# Serial Peripheral Interface (SPI) vs Two-Wire Interface (TWI, I²C) wire length

I'm using Arduino DUE to read data from an IMU(inertial measurement unit) sensor (MIKROE-1577, MPU-6000)

This IMU sensor supports both Serial Peripheral Interface (SPI) and Two-Wire Interface (TWI, I²C). According to the datasheet,

• 400kHz Fast Mode I2C for communicating with all registers
• 1MHz SPI serial interface for communicating with all registers (MPU-6000 only)
• 20MHz SPI serial interface for reading sensor and interrupt registers (MPU-6000 only)

Note that the Arduino DUE can set the SPI clock using setClockDivider() and I generated 1MHz, 4MHz, 8MHz clock frequency.

My situation; I have to make a long wire to place this IMU sensor on a table.

I prefer to use SPI because it is faster than TWI.

But if I set the SPI clock frequency to 4 MHz or 8 MHz, I noticed that the SPI signals become a sawtooth wave, not like a pulse wave, if the wire gets longer.

I really want to read the IMU data with an SPI clock of 8 MHz. How can I calculate the wires' length, which doesn't distort the waveform strongly, if I want to set the SPI clock frequency to 8 MHz?

Also, in contrast, if I choose the 400kHz Fast Mode I2C, how long can I extend the wires?

• (1) At what rate do you actually need to sample the IMU? How much data do you need to receive from it per sample? (2) What sorts of lengths are we talking about? Meters? Tens of meters? Longer? (3) Related posts: about long SPI, about long I2C. – Nick Alexeev Mar 29 '19 at 17:44

The limiting factor is the capacitance of the interconnecting wires. A pair of wires has a capacitance between them, measured in $$\Fm^{-1}\$$. Therefore, as your wire length goes up, the capacitance goes up. This means that, to a first approximation, you can think of the wire and the driver as an RC filter, so your nice square pulses no longer look like squares. You might be able to calculate the wire length, but there are a lot of variables, so a definite answer is unlikely. Some suggestions:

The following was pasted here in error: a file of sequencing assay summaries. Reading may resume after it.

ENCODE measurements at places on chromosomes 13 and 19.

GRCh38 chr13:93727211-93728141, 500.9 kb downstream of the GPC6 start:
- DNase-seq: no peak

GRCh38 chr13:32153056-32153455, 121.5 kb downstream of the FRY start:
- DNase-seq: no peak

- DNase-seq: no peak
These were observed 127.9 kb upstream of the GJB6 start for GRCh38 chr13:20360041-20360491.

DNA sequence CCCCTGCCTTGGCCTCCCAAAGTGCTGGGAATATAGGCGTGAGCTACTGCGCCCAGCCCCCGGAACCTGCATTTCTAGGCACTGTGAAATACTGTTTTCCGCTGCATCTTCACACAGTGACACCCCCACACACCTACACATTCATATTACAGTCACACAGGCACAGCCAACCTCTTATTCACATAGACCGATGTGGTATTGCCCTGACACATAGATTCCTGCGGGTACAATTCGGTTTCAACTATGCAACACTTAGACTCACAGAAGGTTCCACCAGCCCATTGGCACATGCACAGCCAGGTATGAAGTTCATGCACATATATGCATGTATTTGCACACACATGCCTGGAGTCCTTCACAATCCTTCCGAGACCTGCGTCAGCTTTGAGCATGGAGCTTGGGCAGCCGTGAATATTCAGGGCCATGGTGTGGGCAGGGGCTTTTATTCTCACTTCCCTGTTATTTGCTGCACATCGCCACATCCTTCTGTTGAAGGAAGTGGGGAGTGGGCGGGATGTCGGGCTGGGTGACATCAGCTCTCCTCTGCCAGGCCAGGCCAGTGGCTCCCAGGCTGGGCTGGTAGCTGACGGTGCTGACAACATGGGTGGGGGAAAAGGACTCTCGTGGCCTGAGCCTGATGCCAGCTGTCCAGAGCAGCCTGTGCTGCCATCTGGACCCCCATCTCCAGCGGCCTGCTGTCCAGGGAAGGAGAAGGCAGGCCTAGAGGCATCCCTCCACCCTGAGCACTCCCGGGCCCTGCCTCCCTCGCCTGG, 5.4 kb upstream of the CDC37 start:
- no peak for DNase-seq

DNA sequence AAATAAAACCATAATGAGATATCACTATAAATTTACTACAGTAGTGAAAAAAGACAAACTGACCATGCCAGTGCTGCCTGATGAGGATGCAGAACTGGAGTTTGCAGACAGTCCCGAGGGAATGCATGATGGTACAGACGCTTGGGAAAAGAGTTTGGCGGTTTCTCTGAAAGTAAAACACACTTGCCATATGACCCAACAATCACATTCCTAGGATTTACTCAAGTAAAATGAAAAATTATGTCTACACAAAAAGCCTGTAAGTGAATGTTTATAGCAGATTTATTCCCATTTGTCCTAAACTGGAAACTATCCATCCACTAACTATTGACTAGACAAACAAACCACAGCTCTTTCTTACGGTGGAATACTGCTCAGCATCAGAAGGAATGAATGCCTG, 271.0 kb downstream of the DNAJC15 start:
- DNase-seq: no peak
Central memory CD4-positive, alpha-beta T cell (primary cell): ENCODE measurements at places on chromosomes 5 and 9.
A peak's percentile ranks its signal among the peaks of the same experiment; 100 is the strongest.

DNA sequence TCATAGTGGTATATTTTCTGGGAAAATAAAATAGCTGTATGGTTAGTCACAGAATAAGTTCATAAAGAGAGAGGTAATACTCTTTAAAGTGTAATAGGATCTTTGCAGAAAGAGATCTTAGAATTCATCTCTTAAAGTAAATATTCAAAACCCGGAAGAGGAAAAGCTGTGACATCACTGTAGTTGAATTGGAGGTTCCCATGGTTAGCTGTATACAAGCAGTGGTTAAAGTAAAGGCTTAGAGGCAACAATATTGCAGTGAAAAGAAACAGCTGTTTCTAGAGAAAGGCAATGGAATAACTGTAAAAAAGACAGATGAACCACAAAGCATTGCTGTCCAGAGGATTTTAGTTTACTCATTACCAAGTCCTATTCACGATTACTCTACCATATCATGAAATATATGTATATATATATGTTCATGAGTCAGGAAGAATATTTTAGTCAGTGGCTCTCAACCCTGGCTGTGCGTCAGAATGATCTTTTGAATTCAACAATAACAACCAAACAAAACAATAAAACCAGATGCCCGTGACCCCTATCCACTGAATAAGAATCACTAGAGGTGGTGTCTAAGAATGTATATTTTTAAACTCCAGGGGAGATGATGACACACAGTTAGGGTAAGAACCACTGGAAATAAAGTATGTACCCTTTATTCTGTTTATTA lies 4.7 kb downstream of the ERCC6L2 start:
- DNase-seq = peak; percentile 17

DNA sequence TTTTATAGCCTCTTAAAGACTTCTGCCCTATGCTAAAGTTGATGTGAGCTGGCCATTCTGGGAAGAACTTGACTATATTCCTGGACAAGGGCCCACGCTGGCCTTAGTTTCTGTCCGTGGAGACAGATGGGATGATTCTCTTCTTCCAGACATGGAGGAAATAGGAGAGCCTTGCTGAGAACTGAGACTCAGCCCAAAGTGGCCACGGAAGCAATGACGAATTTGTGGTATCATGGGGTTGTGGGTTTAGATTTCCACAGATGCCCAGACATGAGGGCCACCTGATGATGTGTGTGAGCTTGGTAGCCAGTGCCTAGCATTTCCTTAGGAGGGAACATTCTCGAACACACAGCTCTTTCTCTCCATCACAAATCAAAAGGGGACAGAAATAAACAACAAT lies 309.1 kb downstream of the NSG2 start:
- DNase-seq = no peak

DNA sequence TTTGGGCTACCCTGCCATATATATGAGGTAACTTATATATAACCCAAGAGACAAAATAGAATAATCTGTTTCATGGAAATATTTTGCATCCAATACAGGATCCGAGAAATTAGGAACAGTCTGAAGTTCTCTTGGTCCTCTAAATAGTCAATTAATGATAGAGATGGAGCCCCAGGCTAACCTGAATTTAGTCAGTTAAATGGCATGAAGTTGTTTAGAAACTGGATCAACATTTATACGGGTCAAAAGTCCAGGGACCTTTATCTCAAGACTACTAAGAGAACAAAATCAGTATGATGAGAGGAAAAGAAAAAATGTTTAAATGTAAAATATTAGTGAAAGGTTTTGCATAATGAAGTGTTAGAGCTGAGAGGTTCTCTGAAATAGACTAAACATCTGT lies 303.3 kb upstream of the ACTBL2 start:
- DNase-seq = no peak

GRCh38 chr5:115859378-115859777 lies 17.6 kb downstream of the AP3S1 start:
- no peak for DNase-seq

1. Think about using other protocols rather than SPI or I2C, which are designed for short distance PCB connections.
2. Use as low a frequency as possible for your application.
3. Use as high a drive as possible. There may be a "strength" register setting for the SPI driver, or for I2C use as low as possible value for the pull-up resistors.
4. Do some local processing where the IMU is, so you don't need the full data bandwidth back to the central controller.

Overall, a good engineering problem to be solved - lots of contradictory requirements, so spend a bit of time actually specifying your system, and then identify where you have problems. For example, do you need to read out at 8 MHz, or is 100 kHz enough?

• Hi, @awjlogan Thanks for your answer! Q: do you need to read out at 8 MHz, or is 100 kHz enough? A: 1 MHz via SPI is required, but I wanted to test 4 MHz and 8 MHz. – David Lee Mar 29 '19 at 17:27
• Also, may I ask about what "Use as high a drive as possible." means? Are you saying I have to lower the pull-up resistors values? – David Lee Mar 29 '19 at 17:29
• @DavidLee No problem. If you only need 1 MHz, then use that; faster clocks will need shorter/more careful wiring. That was more of a hypothetical - i.e., if your spec is for X, then design for X. In terms of "high drive", sticking with the RC approximation, it's making the driver's impedance R as low as possible so your edges are as sharp as possible. For the Due, I believe you can program the DRVSTR register to provide higher driving strength (more current) to the pins - probably best search for the actual IC onboard, but a lot of MCUs have this feature. – awjlogan Mar 29 '19 at 17:43
• Thanks, @ awjlogan! "faster clocks will need shorter/more careful wiring." - I see. One last thing; are there any formula/theory to calculate the length of the wires when using fast clock SPIs or 400kHz I2C? – David Lee Mar 29 '19 at 21:36
• This will be a horrible, back of envelope calculation: take a properly defined cable geometry, e.g. Cat-5, which will specify the capacitance per metre (52 pF/m at 800 Hz). Use $\tau = (RC)^{-1}$. Take $\frac{1}{5\tau}$ as the fastest clock you can run. The I2C, R is the pull-up value. For SPI, you would treat it as a constant current (output current specified in the datasheet). Very rough, and not to be relied on at all - doesn't account for noise etc. – awjlogan Mar 29 '19 at 21:47